Someone asked me if I could explain why sometimes I tell people to name their functions uniquely and sometimes I don’t.
I get how this is confusing, even though it makes perfect sense to me. Here’s how to remember:
- What’s yours is unique to your plugin
- What’s common is unique to what’s common
Okay, maybe that didn’t help. Let’s try a practical example!
I have a plugin called ‘Genericon’d’ which includes the Genericons library inside. In that plugin, I have the following enqueues:
wp_enqueue_style( 'genericons', plugins_url( 'genericons/genericons/genericons.css', __FILE__ , '', self::$gen_ver ) ); wp_enqueue_style( 'genericond', plugins_url( 'css/genericond.css', __FILE__ , '', self::$gen_ver ) );
The first one is for Genericons, the library. There I use the common name of
genericons which means if anyone else also enqueues Genericons with this name, one of ours will win depending on load order. For my personal plugin CSS, I use the name
genericond (notice that D?) as it matches the name of my plugin and, therefore, is less likely to conflict with someone else’s plugin.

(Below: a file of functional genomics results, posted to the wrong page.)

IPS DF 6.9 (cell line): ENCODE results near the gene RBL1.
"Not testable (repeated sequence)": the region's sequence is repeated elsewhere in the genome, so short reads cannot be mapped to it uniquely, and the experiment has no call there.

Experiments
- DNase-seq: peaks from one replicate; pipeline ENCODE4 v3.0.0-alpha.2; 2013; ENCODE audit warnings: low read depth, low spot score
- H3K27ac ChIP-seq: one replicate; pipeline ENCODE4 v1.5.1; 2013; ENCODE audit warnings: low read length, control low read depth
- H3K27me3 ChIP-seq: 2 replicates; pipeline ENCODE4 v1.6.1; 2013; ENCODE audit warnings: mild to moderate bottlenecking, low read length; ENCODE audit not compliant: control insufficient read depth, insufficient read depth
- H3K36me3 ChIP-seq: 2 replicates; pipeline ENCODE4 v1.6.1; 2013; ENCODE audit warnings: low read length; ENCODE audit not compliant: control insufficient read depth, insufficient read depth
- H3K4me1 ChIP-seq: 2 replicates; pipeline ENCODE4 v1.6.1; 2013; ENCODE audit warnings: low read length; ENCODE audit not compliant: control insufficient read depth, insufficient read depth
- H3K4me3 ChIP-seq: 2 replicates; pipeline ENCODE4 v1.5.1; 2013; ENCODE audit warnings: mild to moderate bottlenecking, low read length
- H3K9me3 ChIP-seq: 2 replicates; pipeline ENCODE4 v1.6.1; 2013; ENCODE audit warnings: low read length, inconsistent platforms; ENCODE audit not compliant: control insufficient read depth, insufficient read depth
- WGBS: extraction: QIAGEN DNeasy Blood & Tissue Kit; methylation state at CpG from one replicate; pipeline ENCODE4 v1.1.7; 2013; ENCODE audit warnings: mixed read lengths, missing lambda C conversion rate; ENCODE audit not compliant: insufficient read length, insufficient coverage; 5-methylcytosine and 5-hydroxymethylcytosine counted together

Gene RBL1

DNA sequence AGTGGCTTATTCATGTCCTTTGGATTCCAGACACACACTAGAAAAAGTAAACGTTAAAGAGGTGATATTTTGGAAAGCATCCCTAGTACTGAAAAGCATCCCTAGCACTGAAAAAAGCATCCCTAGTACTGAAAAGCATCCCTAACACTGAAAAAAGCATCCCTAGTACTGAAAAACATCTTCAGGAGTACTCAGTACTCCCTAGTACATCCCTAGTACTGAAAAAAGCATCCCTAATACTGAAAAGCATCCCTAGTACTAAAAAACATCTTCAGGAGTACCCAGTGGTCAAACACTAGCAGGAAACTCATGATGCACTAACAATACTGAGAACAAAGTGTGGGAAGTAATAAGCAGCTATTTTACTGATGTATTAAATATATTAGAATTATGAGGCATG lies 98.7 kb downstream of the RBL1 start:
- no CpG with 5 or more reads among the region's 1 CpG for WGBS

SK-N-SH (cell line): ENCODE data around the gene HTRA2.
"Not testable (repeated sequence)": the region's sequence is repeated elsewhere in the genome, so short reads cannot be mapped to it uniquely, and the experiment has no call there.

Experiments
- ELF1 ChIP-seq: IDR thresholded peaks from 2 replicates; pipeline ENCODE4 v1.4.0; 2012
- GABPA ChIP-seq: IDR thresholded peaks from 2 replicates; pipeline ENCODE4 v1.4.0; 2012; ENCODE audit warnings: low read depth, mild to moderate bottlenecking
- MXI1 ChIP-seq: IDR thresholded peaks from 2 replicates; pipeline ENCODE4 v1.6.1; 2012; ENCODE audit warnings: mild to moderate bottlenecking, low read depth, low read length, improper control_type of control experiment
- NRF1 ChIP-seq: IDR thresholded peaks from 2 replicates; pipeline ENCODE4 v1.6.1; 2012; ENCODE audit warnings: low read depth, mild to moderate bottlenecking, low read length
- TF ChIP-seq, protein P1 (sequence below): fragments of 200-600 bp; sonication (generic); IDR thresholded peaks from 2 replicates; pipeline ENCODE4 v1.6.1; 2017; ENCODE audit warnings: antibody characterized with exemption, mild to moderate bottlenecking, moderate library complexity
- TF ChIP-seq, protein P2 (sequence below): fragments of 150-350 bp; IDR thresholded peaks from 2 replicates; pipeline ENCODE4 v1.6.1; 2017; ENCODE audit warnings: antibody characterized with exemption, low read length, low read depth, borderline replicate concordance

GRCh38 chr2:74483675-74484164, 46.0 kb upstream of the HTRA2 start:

Conflict is the name of the game here. I actually want
genericons to conflict. Well, not conflict. I want it to be recognized as a shared library, so WordPress only loads it once. If I had named it
genericond-genericons then, in the event someone has Jetpack or a theme like TwentyFifteen which both include Genericons, they would load the entire library twice! And I would suck. On the other hand, if we all share the library name, WordPress will check, see it’s loaded, and carry on.
Name what’s yours in a way unique to your plugin or theme.
Name what’s shared in a way that’s unique, but also stupid obvious and easy to share.
font-awesome for your enqueues.
As for functions and class names, even if you put in a check for ‘if this doesn’t exist…’ the logic works the same. If it’s yours and yours alone and only exists in this code, name it unique to your plugin/theme. If it’s a shared library, like the aws-sdk, name the class in the standard way and wrap it in an ‘if this doesn’t already exist…’ so that if it does exist, it only gets called once.
Standard names for shared libraries.
Unique names for your personal codes.
And bonus! If you keep your names to a standard, while being unique, someone may call your functions too.
By the way, anything global like
DEFINE( 'FOO', true ); should always be unique. Those are globals. Everyone uses them. I’ve made that mistake too.